As we head down the final stretch toward UFC 109 in Las Vegas over Super Bowl Weekend, it's clear the Ultimate Fighting Championship still has a comfortable edge on its biggest domestic competitors as far as technical practitioners are concerned.
Yet, the 800-pound gorilla's reign as the sole purveyor of relevant MMA in the United States of America is officially gathering cobwebs.
Most fans of combat sports will tell you that polished excellence is only part of what makes a scintillating blood sport and it's not a required element.
Exquisite technique certainly improves the product and vastly at that, but it's still not a constituent of every great gladiatorial endeavor.
This simple truism should be remembered when considering the sloppy, yet satisfying card put on by Strikeforce in Miami—sophisticated and advanced artistry do not equate with excitement, but excitement does equate with survival in this game.
Survival means relevancy.
I didn't get the pay-per-view, so my observations are limited to what Showtime aired, i.e. the main card. Nevertheless, I'm gonna recklessly extrapolate from what I did see because I don't imagine the lesser members of the Strikeforce stable offer refinement (for the most part).
What I did see were some very marketable names buffered by some very marketable storylines. Oh, and I saw a couple thoroughly entertaining fights.
"Ruthless" Robbie Lawler spent 99 percent of his fight with "Marvelous" Melvin Manhoef getting obliterated. I'm not sure how he was still putting weight on his front leg by the end of the massacre.
Of course, I'm really at a loss to explain the three gnarly shots that came out of nowhere and brutalized the Dutch fighter.
Manhoef would probably agree, since the trio left Lawler with the only functioning brain in the cage.
In the main event, Nick Diaz used his typical arsenal of pepper shots to rattle Marius "The Whitemare" Zaromskis (who deserved to lose for the nickname alone). The Lithuanian fighter showed he wasn't totally out of his depth as Strikeforce's Welterweight Champion, even managing to throttle the Stockton native on one occasion.
Ultimately, though, the more accomplished American asserted his boxing supremacy and settled the matter convincingly.
As far as names for the bright lights, Strikeforce trotted out most of its headliners, and the roster has become an impressive array, if for adrenaline more so than elite, well-rounded competition (in no particular order):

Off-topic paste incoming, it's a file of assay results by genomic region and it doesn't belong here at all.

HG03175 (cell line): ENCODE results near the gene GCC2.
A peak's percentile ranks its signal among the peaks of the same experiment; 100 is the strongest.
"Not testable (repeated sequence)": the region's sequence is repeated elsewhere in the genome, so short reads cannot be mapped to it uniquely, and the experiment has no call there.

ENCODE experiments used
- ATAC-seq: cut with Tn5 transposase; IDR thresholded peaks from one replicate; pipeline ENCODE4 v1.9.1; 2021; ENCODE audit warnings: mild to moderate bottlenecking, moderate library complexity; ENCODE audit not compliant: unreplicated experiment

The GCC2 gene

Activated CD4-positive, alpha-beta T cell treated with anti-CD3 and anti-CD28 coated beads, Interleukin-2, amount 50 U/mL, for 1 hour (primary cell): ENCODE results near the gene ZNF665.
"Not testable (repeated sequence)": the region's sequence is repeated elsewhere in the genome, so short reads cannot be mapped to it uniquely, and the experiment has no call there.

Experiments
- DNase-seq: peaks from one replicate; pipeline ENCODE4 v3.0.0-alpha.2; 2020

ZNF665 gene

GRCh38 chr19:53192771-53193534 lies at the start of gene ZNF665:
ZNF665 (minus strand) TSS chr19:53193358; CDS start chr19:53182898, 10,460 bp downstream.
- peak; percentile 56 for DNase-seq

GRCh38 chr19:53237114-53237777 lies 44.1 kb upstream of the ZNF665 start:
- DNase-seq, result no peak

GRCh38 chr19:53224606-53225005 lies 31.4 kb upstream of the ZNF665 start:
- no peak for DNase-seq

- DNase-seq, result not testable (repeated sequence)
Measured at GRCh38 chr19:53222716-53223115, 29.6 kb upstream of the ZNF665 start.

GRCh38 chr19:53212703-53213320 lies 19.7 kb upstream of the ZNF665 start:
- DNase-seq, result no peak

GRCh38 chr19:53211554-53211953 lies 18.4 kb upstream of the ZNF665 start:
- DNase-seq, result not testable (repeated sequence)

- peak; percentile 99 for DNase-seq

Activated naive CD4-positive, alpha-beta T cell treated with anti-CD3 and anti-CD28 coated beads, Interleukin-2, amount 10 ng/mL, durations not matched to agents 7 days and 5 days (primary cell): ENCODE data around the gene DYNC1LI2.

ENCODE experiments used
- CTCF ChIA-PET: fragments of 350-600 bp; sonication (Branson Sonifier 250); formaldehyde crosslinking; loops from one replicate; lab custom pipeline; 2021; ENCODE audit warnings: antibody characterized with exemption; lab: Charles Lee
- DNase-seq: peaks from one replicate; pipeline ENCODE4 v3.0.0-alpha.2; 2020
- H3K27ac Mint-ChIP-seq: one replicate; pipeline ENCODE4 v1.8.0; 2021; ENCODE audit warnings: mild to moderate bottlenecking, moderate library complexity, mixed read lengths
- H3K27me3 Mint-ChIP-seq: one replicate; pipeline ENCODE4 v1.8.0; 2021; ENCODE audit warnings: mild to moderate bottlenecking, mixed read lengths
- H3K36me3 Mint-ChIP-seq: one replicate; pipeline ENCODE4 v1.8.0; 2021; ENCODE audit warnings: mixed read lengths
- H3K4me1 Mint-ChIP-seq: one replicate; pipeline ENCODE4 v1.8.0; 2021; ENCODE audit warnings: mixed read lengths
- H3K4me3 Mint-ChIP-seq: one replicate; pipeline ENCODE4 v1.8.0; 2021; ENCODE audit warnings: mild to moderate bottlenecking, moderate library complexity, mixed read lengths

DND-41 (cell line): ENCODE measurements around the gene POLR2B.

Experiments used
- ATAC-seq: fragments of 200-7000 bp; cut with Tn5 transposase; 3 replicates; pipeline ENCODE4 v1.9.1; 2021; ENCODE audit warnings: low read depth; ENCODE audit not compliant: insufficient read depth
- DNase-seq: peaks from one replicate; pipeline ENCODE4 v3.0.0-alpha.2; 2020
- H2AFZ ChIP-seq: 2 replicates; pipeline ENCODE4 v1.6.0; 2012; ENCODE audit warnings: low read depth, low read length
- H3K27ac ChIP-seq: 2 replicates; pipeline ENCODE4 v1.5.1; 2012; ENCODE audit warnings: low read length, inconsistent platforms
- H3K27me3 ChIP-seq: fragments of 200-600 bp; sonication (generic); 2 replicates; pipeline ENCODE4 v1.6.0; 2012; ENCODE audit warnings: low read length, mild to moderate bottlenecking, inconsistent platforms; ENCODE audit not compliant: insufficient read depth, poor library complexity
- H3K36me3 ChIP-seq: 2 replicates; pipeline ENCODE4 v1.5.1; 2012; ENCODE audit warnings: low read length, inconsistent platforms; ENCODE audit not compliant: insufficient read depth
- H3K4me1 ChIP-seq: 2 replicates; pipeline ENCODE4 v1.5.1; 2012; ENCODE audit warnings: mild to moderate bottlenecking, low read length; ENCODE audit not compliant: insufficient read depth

The UFC and PRIDE FC veteran is a known quantity amongst MMA aficionados. You can't ride any Hendo flamboyance to the promotional promised land; instead, you must make do with a resume glittering with legendary names and a propensity to deliver nuclear right hands.
This beast is finally emerging from Fedor Emelianenko's considerable Red Devil Sport Club shadow. The current Strikeforce Light Heavyweight Champion is no joke; there is no doubt he'd be a serious source of anxiety even in the UFC's most stacked division.
3. Nick Diaz
Whether you enjoy his teasing punches and bad-boy posturing or not, you must acknowledge the new Strikeforce Welterweight Champion has a knack for bringing the crowd to its feet. Either in victory or defeat.
Like I said, technical excellence isn't the selling point here. Regardless, anyone who gets in the cage with Fedor and dishes out some punishment before the inevitable happens is someone on whom to keep an eye.
If Rogers can improve as age and raw ability suggest, this is a sincere problem at heavyweight.
Consider me impressed. Granted, it's an insult to aluminum to call Greg Nagy a tomato can, but Walker still looked competent out there.
A decent grappler probably would've submitted the ex-NFLer quickly with some type of leg lock, but Walker did enough to guarantee eyeballs for his next appearance.
In contrast to Walker, I'd say Lashley underwhelmed against an embarrassingly out-of-shape Wes Sims.
Still, the sheer physical magnetism of another former professional wrestler and the unblemished record will conspire to make Lashley an ongoing phenomenon. He's a far freakin' cry from Brock Lesnar at this point, but that's no great condemnation.
If you saw the striking exhibition the Dutch fighter almost completed, you know this dude will draw a crowd.
Even though Lawler caught him to shut off the lights, Manhoef is a savage striker, and those always put bottoms in seats.
Toss in respectable names and genuine up-and-comers like Fabricio Werdum, Alistair Overeem, Middleweight Champion Jake Shields, Muhammad Lawal, and Scott Smith, and you've got a strong nucleus from which to expand.
Not to mention the Last Emperor. Fedor Emelianenko, considered by many to be the best and most terrifying fighter on the planet, makes for a nice little avenue of expansion as well as emergency plan.
Nope, Strikeforce's cupboard isn't bare by any means.
It's probably not going to be producing the world's best MMA combatants too frequently. Nor can it compete with the obscene depth and overall superiority of the UFC.
But it doesn't need to as long as it keeps the fans cheering.
And Strikeforce appears to have the tools to do just that.
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